funds by annual contributions.
Discusses Employment Problem
Preceding the business meeting and'
election of officers, Mr. John J. Coss
discussed the various problems to be
encountered yby alumni and alumnae
ofjces on the employment problem.
Mr. Coss based many of his conclu-
sions on his experience during the
war as a member of the Committee on
Classification and Personnel of the
War Department. It was his belief
that college men are coming into de-
mand more and more by the bigger
institutions and that graduating se-
niors are, fknding little difficulty in get-
ting jobs. Especially does this apply,
according to his statement, where the
university or college is near a large
city, as Columbia university in New
York City.
Favor Annual Conference
A resolution was unanimously
adopted favoring the holding of a con-
ference of this nature annually, al-
though the place and time for the
next meeting was not definitely decid-
ed. It was also decided upon to meet
jointly with the alumnae secretaries
in the future.
WANT 1921 OPERA BOOKS
To date but one book for next year's
Union opera has been submitted to the
opera book committee, who are desir-
ous of having all books turned in as
soon as possible in order that a care-
ful selection may be made..
It is hoped to secure a book which
will Put the 1921 .opera on a par with
this year's production so every effort
is being made to have as many man-
uscripts as possible submitted. Any
information regarding the procedure
necessary for turning in books or ad-
vice on their form may be secured
from Edwin Krueger, '21E, general
chairman of next year's opera.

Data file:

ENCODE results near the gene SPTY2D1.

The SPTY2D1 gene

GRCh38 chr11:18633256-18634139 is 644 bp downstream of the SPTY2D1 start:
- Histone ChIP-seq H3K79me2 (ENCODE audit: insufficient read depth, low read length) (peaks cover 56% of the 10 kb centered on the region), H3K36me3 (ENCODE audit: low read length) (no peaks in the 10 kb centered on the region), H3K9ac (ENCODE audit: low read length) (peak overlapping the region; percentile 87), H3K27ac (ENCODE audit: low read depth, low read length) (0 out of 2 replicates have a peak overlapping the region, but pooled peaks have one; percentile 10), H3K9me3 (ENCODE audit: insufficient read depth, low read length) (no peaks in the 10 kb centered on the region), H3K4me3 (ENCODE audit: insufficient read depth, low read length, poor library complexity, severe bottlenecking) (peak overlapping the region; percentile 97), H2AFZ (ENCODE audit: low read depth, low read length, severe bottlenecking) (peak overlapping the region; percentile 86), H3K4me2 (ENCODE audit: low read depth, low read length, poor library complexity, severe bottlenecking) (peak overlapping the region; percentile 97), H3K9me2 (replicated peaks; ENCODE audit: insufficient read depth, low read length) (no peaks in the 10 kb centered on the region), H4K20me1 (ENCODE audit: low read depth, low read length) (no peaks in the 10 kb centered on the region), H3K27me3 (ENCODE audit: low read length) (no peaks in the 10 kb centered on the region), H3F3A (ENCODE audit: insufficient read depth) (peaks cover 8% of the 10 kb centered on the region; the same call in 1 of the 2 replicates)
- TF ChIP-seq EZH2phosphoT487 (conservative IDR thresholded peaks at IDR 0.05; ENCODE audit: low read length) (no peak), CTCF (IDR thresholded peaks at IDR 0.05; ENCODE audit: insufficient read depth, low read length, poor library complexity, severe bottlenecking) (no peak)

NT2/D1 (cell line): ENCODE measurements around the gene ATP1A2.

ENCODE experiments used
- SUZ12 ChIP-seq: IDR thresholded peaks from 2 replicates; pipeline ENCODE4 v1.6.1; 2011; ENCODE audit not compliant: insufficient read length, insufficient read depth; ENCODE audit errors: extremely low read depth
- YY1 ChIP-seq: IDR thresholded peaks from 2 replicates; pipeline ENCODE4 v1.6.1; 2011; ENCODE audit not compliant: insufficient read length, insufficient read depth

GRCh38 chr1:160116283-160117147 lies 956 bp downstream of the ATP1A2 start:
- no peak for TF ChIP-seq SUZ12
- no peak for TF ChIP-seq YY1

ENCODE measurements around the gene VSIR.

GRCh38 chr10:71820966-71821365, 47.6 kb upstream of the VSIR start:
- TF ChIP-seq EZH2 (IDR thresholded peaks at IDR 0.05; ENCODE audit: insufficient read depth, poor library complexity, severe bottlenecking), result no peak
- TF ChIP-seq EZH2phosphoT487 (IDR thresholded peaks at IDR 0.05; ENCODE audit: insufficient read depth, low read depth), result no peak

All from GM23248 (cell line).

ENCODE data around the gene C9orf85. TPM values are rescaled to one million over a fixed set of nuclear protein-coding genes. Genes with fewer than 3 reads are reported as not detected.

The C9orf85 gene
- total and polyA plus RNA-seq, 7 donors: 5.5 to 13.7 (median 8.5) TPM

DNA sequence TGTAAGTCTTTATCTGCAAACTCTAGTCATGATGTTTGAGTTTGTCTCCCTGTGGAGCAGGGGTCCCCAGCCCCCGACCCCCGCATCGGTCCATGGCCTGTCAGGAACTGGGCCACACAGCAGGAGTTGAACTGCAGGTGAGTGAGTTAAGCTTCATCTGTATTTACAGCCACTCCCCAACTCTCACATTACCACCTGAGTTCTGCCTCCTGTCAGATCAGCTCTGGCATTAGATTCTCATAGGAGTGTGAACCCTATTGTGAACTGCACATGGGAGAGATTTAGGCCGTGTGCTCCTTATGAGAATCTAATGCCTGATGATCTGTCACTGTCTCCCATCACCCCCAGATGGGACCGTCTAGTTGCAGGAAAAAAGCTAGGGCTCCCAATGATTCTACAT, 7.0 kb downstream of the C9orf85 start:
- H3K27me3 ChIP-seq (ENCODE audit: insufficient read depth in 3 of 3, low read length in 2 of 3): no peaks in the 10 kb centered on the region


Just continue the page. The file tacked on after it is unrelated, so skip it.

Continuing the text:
About 12 men have already signed
up for the dancing classes to be held

LUNDGREN'S PROTEGES SC
FIVE TO THREE OVER
BOILERMAKERS
WOLVERINES GAIN BIc
LEAD IN DIAMOND RA
Farrell's Outfit, Despite Absenc
Captain Johnson, Pull Surprise
at Chicago
Three victories in as many eve
all on foreign grounds, was
achievement of the University
Michigan athletic teams Satur
Tennis was won from Wisconsin
2, baseball from Purdue 5 to 3,
track from Chicago 87 to 48.
By virtue of winning the bas(
game from Purdue university,\M
igan now has a definite lead over
other Conference schools, with
games won and none lost A
from Iowa will now give Michig
clear track to the Big Ten I
Schiedler pitched the game aga
Purdue and held the Boilermal
safely the entire nine innings. M
igan registered runs in the first
second innings on bunched hits.
Boven drove in the second Mich:
run In the second framee with a t
base' hit.
The-win from Chicago in thie t
meet was rather in thenaturec
surprise, al the relative strengt
the two teahs was unknown. M
igan showed a right to win by
ing a majority of the events, and]
ning close in the races won by Cb
go. In"only one, race, the mile
the Maroons able to score a. slam
The tennis team continued its
pace by defeating Wisconsin 4 t
Wesbrook demonstrated his supeR
ity to Godfredson by winning 1
his sets 6-1.'
(Special to The Daily) '
Chicago, May 15.-Michigan defe
the University of Chicago in a t
track meet here today, 87 to 48. M
igan won nine first places. Chi
took all places in the mile run.
Higgins and Otis of Chicago,
Cook' of, Michigan, were the do
winners of the day. Higgins, ha
capped by injury, went Into only
hammer and discuss throws, botl
which he won handily. Otis sho
rem-arkable ability by winning 1
the -mile and two mile runs. Cook
the 100 and 220 yard dashes in
time.
Lashmet Wins First
Lashmet won the broad jump-
Cruishank of Michigan second,
also took second in the 100 yard d